When connecting to various online services, your Mac will use certificates to validate a connection. If a certificate being used for a connection is expired or invalid, then OS X will notify you of this when attempting to use it, and offer you the choice of continuing with the connection, inspecting the certificate, or canceling the connection. Such warnings are convenient for detecting an invalid connection, such as one that might be malicious, so if they happen then consider looking into them; however, there may be times when practically every connection you attempt gives you a certificate warning.
When this happens, it suggests a problem with your certificate configuration, more than a problem with the connections at hand, and this may happen for several reasons, which can usually be fixed by one of the following approaches:
1. Check your date and time
Certificate authentication requires your Mac’s time be in sync with the server you are connecting to, so if for some reason your Mac’s time is off, then you may get these errors. To fix this, go to the Date & Time system preferences, and ensure the option to “Set date and time automatically” is checked (click the lock to authenticate if this option is grayed out). Be sure the time server used is one that is appropriate for your location, and then close the system preferences. Within a few moments, OS X should adjust your system clock, which should clear the certificate errors.
Whenever you have certificate and authentication errors, be sure your system’s clock is accurate. You can ensure this is always the case by using a dedicated time server for your system.
2. Change trust settings for specific certificates
If this is happening only for specific certificates, and you trust that the service you are connecting to, then you can modify the trust settings for the certificate to allow the authentication to proceed. To do this, open the Keychain Access utility (in the Applications > Utilities folder), and select your login keychain. In here, click the Certificates category, and then locate the certificate for the service you are connecting to. You can do this by searching for the domain name of the service, or by sorting the certificates by name and scrolling through them.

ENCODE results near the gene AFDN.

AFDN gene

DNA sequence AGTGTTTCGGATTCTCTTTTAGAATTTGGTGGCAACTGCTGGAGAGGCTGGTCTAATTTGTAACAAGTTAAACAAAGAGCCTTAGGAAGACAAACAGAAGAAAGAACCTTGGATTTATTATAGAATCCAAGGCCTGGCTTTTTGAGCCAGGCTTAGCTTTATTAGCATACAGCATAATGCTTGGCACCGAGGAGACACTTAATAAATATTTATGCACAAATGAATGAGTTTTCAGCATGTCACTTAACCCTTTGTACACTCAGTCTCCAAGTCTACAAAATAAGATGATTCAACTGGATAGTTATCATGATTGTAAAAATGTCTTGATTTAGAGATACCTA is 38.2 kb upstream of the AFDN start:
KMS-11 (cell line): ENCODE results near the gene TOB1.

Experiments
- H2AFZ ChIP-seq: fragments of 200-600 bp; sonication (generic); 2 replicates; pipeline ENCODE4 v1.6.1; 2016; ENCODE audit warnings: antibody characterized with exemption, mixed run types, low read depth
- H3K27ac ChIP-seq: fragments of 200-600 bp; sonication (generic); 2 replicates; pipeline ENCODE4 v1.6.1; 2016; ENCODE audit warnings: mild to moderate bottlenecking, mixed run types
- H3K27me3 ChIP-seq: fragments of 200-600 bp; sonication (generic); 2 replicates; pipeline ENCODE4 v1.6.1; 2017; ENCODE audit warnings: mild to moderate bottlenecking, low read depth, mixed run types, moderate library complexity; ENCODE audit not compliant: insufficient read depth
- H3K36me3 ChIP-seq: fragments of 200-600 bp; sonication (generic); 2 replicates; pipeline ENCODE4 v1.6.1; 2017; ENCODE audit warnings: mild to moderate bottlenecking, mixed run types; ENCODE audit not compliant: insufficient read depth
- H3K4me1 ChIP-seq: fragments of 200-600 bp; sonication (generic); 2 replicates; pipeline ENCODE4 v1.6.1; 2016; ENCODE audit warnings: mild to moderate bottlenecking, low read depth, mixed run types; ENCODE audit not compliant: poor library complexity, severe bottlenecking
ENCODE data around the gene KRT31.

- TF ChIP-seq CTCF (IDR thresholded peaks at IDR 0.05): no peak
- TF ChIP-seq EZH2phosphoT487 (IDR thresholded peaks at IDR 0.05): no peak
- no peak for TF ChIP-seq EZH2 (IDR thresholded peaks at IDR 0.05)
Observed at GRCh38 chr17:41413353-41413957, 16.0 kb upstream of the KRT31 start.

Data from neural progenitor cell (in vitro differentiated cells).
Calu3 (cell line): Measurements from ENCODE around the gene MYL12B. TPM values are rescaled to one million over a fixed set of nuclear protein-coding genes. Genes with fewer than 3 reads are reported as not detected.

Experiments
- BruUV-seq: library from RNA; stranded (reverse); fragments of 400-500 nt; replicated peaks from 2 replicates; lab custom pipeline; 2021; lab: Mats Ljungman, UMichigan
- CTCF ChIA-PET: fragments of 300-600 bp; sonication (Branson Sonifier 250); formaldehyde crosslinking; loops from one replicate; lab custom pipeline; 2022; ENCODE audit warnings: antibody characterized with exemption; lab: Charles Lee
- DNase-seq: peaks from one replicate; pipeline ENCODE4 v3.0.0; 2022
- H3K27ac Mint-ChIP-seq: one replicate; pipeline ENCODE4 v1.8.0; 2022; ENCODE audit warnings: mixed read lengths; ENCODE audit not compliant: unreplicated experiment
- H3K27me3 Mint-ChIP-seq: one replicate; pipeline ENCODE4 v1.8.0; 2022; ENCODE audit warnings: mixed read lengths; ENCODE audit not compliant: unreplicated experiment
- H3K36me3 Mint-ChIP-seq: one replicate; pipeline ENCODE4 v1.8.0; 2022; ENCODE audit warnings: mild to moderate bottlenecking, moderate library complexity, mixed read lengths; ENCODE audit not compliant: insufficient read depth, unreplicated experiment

If a certificate has a red “X” symbol on its icon, then this means the certificate has expired or is otherwise invalid. In these cases, you can right-click the certificate and remove it from your system. If the connection requires one, then it will be downloaded from the service again the next time you connect and authenticate.
Start by choosing this option to remove custom trust settings for your certificate, but also consider adjusting specific trust settings that pertain to your connection.
If the certificate has a blue plus symbol, then this indicates custom trust settings for the certificate, which may be the reason for the faults you are experiencing. For instance, a certificate may be used for SSL validation, but if this trust setting is not set up properly, then OS X will prompt you to use this certificate every time an SSL connection attempts to use it. Fixing this requires adjustment of the trust settings for the certificate:
- Double-click the certificate in Keychain Access to open it
- Expand the “Trust” settings section
- Choose “Use System Defaults” from the top-most menu
The system defaults setting should have the certificate used for the appropriate connections on demand; however, you can also attempt to manually adjust the custom trust settings for the certificate. For instance, if you get this certificate error only when using a Kerberos single sign-on password, you might choose “Always Trust” for the Kerberos Client trust setting. You can try similar options for the other trust settings, but only enable those that the certificate is specifically used for.
3. Reset your keychain
Finally, you can take steps to reset your Mac’s keychain certificates. While you should not need to clear your entire keychain and set it up from scratch again, you can select and remove the certificates that are mentioned by these errors. Doing so will have the system re-download new certificates for connections that demand them, potentially overcome configuration errors in the prior certificates. Note that you should only do this for your account’s login keychain. There is a special keychain called “System Roots” that contains a number of certificates. These are public certificates issued by numerous trusted certification authorities, and are used to validate certificates issued by online services to which you connect. Removing or modifying these will break your ability to validate connections, so it is best to leave these alone.